Should We “Be Like Mike?”

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Many of you watched the ten-part ESPN documentary, “The Last Dance.” It covered the career of Michael Jordan and his six championship runs with the Chicago Bulls in the 1990s.

I was riveted to the television set for the last eight episodes. It was a nostalgic trip down memory lane for me. I was dating Joy during the first three Bulls championships, so we watched a lot of those games together. (We got married in 1994). We lived in Deerfield, Illinois, a few miles away from the Berto Center, the Bulls practice facility. We saw the Bulls everywhere in those days. They were part of the community. Between 1989 and 1993:

  • I said hello to Phil Jackson one day while he was pumping gas at a local station. I remember being surprised at just how lanky he was.
  • I noticed B.J. Armstrong curled-up with a book in the back of an aisle at the Deerfield Border’s Books on Waukegan Road. I didn’t want to bother him. There was a reason he was hiding back there.
  • On more than one occasion I pulled-up alongside Scottie Pippen’s red Porsche at a traffic light.
  • I knew where Michael Jordan lived before he moved to his Highland Park mansion. (He owned a house in a development across the street from the Northbrook Court Mall). We drove by the house once and Jordan opened his garage door just as we slowly passed by. He gave us a look of disgust. This is a true story.  Joy and my father-in-law, a retired Evangelical Free Church minister, can confirm it. 🙂
  • I went to the same gym as Bill Cartwright and would often shoot at another basket while he taught his son how to play. (Again, I didn’t want to bother him with a challenge to play one-on-one). I can attest to the fact that he taught his son how to shoot free-throws like a normal person.
  • If I remember correctly, I was present at one of the last games in old Chicago Stadium. I have a concrete piece of the stadium from the standing-room-only area to prove it.

I grew-up a long-suffering New Jersey Nets fan. I never liked the Bulls. I rooted against them during every playoff run. My good friend Vince Bacote, now a theology professor at Wheaton College, can attest to this. I was the guy who would go to a Bulls watch party and cheer for the Pistons in 1991 (I rooted for the Bulls in the NBA finals that year because I didn’t like the Lakers either), the Trail Blazers in 1992, and the Knicks and Suns in 1993. (I moved to New York for the last three titles, so it was easier to pull for the Pacers, Knicks, Sonics, and Jazz).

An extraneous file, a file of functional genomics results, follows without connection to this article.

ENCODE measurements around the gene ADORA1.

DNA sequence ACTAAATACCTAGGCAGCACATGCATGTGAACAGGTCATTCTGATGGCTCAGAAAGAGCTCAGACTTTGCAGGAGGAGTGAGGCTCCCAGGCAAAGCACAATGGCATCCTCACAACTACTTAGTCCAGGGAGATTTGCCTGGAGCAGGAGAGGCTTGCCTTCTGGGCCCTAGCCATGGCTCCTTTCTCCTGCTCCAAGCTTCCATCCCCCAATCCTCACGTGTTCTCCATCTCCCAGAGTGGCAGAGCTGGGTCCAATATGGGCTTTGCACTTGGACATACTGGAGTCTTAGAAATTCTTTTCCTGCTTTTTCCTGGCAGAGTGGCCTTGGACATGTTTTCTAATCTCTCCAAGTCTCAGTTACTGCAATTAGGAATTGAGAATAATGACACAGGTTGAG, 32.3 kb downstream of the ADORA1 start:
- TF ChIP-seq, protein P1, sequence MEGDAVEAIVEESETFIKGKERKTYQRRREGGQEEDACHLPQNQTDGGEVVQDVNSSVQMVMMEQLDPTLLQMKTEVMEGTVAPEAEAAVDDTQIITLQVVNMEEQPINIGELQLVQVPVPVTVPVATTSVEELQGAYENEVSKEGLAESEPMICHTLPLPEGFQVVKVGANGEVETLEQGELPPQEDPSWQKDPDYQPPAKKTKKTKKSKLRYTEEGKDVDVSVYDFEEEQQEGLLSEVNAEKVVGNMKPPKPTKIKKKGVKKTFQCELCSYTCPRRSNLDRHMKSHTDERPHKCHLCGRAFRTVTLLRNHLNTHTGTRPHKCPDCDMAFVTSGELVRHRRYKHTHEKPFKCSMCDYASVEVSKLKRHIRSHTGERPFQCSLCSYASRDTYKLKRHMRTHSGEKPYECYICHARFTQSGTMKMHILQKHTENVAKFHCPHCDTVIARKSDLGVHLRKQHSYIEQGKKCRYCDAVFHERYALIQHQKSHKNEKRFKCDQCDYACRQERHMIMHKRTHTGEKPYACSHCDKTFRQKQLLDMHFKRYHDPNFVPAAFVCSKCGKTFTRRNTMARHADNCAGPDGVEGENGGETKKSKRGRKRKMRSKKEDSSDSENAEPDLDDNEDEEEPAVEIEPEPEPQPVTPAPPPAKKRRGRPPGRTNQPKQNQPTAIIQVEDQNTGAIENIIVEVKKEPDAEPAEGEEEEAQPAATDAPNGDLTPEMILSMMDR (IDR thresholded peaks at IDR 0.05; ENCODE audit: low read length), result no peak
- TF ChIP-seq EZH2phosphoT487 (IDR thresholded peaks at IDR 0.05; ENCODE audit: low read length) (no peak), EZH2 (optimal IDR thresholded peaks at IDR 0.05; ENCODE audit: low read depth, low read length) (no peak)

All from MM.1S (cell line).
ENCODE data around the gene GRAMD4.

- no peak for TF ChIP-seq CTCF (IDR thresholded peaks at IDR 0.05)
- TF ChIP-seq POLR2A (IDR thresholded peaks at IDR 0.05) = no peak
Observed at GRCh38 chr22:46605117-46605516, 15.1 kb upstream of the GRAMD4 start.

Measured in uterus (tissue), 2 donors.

Charles Camosy, a theology professor at Fordham University and the author of the “Purple Catholicism” column at Religion News Service, shared my dislike of Jordan and the Bulls. Like me, Camosy loved to watch Jordan play, but had his heart broken by “His Airness” too many times.

In his most recent column, Camosy wonders if people of faith should strive to “be like Mike.”  Here is a taste:

Jordan’s nastiness first came out in the book “The Jordan Rules” by Bulls beat writer Sam Smith, but the ESPN documentary makes it clear as well: Many of Jordan’s teammates lived in abject fear of what he would do to them if he became displeased.

Steve Kerr said he was “scared to death” of Jordan — which is not surprising given that Jordan once punched Kerr in the face (and was kicked out of practice for it by Bulls head coach Phil Jackson).

Will Perdue said, “He was an a–hole, he was a jerk, he crossed the line numerous times.” In “The Last Dance,” we see footage of Jordan hounding and bullying younger players like Scott Burrell.

Perhaps the person he got on the most, however, was Horace Grant. Grant has been aggressively critical of “The Last Dance,” arguing that it is more like a piece of Jordan propaganda than a truly objective, journalistic documentary.

And who can blame him? Smith revealed in “The Jordan Rules” that, among other things, MJ would refuse to let the stewards on their private flights even give Grant his meals if he felt like the Bulls forward had had a poor game.

This not only reveals the power Jordan had within the organization, but the cruelty with which he could wield such power. When confronted with these kinds of negative responses from former teammates, Jordan’s response was, “Winning has a price.”

Indeed. And as the tears welled up during that part of the interview, Jordan was evidently confronting that price. The price of becoming the greatest of all time, the GOAT, in the game of basketball. 

Here one may be reminded of the wisdom of St. Paul in 1 Corinthians Chapter 13, when Paul claims that you can have everything that the world values — but if you don’t have love, you actually have nothing at all. If Michael Jordan had to give up on treating his teammates with love in order to win, then, at least from a Christian standpoint, his winning meant nothing.

Sports journalists often point to the careers of great athletes who didn’t win a championship and call their greatness into question by asking, “Where are the rings?” Christians, by contrast, must look at the careers of great athletes and ask, “Where is the love?”

Read the entire piece here.